Recently, I have been experimenting with ultra-light fishing tackle. When targeting redfish and trout, most people (the ones that are smarter than me) use medium or medium-light tackle. Because I am not particularly bright, I fish for these species with light tackle. It makes the game more challenging and fun.
So, it stands to reason that ultra-light tackle would make fishing especially fun. Right?
Not so fast my friend.
First, you have to think about the lures you want to fish. For me, it is a 1/10-ounce NedLockZ jig with a Z-Man Finesse TRD. Then you select the tackle that casts and works the lure effectively. A Shimano 5-foot, 6-inch Clarus spinning rod matched with a 500 frame Siena reel that is spooled with a 5-pound PowerPro braid does a pretty good job.
As it turns out, selecting tackle is the easy part. Catching fish is a different story.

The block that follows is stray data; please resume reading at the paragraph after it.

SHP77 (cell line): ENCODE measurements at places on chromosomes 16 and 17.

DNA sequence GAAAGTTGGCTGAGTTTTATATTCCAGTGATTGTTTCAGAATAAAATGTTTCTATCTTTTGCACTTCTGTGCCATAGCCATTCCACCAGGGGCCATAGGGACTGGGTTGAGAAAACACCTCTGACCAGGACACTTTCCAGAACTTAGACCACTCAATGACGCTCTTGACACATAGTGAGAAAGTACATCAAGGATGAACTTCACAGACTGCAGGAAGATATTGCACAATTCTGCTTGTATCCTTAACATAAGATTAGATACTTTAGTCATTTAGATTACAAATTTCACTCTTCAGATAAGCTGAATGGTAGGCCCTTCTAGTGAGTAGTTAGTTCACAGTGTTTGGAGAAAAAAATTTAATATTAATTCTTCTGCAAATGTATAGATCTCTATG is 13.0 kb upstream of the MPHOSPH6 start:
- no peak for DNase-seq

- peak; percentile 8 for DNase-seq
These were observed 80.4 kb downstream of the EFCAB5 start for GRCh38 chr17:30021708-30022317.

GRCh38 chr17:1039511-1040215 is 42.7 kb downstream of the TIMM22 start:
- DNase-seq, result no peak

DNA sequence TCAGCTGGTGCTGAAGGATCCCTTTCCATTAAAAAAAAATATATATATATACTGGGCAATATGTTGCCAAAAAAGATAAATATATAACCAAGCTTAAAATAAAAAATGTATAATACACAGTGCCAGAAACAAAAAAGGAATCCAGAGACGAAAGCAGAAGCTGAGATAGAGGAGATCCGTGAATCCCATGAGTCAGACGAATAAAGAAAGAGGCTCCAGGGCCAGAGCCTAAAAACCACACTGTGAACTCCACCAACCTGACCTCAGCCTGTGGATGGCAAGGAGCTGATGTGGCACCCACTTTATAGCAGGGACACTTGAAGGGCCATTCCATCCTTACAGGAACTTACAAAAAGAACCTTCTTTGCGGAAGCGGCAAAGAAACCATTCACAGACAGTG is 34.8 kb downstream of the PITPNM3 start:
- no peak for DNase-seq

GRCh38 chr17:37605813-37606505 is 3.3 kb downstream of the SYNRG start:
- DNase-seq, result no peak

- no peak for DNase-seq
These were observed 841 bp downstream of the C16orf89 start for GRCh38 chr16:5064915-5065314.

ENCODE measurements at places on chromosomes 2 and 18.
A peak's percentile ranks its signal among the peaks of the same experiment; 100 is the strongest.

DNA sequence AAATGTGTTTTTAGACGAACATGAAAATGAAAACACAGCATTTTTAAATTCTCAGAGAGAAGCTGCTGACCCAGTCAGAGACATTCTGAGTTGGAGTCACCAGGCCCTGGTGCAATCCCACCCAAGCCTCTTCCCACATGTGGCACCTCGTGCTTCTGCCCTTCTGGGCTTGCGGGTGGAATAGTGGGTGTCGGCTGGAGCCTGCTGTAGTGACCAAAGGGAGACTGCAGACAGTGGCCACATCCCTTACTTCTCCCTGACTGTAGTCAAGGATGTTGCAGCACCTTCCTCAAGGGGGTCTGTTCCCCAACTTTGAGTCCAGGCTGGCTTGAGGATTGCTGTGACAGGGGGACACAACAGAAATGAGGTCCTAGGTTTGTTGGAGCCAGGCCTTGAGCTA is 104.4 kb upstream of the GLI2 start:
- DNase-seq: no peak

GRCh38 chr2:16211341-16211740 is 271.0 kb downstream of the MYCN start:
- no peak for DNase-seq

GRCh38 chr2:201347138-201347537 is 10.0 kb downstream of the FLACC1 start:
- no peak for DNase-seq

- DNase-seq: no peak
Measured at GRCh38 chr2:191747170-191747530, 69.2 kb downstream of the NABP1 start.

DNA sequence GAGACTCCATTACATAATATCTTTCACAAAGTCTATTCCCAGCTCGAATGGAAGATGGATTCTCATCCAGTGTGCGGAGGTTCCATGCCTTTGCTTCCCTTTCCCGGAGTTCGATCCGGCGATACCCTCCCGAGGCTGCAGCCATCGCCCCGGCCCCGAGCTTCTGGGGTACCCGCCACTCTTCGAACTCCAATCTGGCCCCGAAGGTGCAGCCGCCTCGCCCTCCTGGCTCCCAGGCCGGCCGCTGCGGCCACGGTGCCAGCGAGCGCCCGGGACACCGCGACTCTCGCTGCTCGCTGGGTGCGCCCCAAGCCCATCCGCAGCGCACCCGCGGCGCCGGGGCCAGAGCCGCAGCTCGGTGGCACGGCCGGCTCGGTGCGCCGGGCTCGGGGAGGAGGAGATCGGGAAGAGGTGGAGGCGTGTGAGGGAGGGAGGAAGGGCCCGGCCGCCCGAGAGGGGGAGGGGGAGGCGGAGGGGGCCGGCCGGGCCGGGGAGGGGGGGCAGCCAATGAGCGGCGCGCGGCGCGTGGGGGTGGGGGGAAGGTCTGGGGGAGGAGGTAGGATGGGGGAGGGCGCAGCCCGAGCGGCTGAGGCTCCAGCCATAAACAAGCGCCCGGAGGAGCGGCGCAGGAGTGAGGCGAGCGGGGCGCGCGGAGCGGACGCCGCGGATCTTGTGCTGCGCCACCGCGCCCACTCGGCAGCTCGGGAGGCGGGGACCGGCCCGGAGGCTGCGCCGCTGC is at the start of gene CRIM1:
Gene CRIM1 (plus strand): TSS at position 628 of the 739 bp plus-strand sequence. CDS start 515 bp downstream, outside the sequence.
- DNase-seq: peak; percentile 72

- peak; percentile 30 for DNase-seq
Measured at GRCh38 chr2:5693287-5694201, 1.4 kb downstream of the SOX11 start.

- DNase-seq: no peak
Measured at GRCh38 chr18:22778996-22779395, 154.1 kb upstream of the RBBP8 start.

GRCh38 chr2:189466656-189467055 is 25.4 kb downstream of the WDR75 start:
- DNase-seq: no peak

Lesson number one: do not target big redfish holding under a dock with an ultra-light tackle.
The hook up is exciting but the break off is frustrating. Final score: Big redfish 6, ultra-light tackle 0. Yes, it took me six times to determine this is a bad idea. Like I said, I am not that smart.
Lesson number two: practice on the little guys.
Right now, trout are schooled up in holes (10 to 15 feet deep) directly adjacent to shallow oyster laden areas. Most of these fish are small in stature but a blast to catch with ultra-light tackle. Bouncing a 1/10-ounce jig down the depth transition is a sure ticket to steady action. The strike is extremely light. In this situation, ultra-light tackle is an advantage. Final score: Tiny trout 0, ultra-light tackle 20.
Lesson number three: use a 10-pound fluorocarbon leader. I tried 6-pound. Epic fail. It does not have enough abrasion resistance. I tried 8-pound. It worked pretty well. But two feet of 10-pound fluorocarbon leader is what I settled on.
Lesson number four: fishing with an ultra-light tackle is especially fun. Just don’t target big redfish under docks!!